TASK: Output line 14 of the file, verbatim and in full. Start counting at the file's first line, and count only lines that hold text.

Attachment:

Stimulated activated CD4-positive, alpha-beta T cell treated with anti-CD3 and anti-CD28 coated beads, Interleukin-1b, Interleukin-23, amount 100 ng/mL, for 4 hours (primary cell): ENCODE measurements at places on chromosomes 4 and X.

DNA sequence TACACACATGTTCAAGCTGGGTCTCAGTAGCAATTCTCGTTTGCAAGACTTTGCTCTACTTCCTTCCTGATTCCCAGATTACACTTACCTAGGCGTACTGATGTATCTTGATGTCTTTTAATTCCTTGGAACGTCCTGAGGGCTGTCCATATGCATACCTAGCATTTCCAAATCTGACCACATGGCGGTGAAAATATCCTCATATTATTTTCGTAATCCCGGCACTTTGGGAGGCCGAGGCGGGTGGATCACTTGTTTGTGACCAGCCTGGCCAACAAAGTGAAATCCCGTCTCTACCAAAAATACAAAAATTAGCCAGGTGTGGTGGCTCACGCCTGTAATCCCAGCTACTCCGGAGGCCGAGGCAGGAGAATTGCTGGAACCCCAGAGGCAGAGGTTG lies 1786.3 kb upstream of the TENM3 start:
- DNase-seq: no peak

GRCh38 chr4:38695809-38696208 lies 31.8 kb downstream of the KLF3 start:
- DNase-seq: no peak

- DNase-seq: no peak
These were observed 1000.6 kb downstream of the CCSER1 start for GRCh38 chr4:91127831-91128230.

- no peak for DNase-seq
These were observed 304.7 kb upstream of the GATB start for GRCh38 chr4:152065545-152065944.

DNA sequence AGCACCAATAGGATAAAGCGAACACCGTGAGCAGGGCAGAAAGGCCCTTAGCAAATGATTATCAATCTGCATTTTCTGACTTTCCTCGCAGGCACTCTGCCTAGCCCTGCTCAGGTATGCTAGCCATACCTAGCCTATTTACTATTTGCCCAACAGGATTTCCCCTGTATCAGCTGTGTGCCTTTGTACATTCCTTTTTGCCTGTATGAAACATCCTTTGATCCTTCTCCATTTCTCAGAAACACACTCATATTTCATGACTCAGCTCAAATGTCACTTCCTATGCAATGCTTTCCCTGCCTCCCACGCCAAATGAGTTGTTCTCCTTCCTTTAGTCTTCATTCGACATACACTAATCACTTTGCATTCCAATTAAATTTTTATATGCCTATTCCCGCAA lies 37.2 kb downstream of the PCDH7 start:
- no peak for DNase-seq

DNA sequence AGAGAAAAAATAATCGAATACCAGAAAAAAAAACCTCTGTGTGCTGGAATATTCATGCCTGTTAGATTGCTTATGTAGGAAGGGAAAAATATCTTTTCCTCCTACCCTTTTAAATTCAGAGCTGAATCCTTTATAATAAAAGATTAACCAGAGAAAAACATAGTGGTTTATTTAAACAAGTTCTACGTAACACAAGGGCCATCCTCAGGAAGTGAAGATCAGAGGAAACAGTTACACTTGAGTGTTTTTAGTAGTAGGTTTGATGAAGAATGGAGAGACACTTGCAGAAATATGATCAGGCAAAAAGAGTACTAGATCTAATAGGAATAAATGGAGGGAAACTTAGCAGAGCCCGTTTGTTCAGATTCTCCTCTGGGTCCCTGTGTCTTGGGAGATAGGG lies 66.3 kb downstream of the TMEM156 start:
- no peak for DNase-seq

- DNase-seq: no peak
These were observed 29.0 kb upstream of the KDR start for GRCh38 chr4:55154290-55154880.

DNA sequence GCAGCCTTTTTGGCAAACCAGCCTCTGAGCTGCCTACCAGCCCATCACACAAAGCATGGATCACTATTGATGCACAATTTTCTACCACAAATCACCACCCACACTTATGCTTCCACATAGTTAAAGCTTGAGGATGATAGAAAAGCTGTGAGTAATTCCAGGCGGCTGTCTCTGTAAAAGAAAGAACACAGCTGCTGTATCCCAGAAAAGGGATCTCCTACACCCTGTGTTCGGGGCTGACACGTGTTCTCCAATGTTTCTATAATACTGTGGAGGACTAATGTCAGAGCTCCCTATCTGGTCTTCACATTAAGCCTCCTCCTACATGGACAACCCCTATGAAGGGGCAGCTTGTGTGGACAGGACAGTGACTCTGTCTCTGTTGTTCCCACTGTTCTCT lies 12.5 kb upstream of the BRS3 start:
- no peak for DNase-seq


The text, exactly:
- DNase-seq: no peak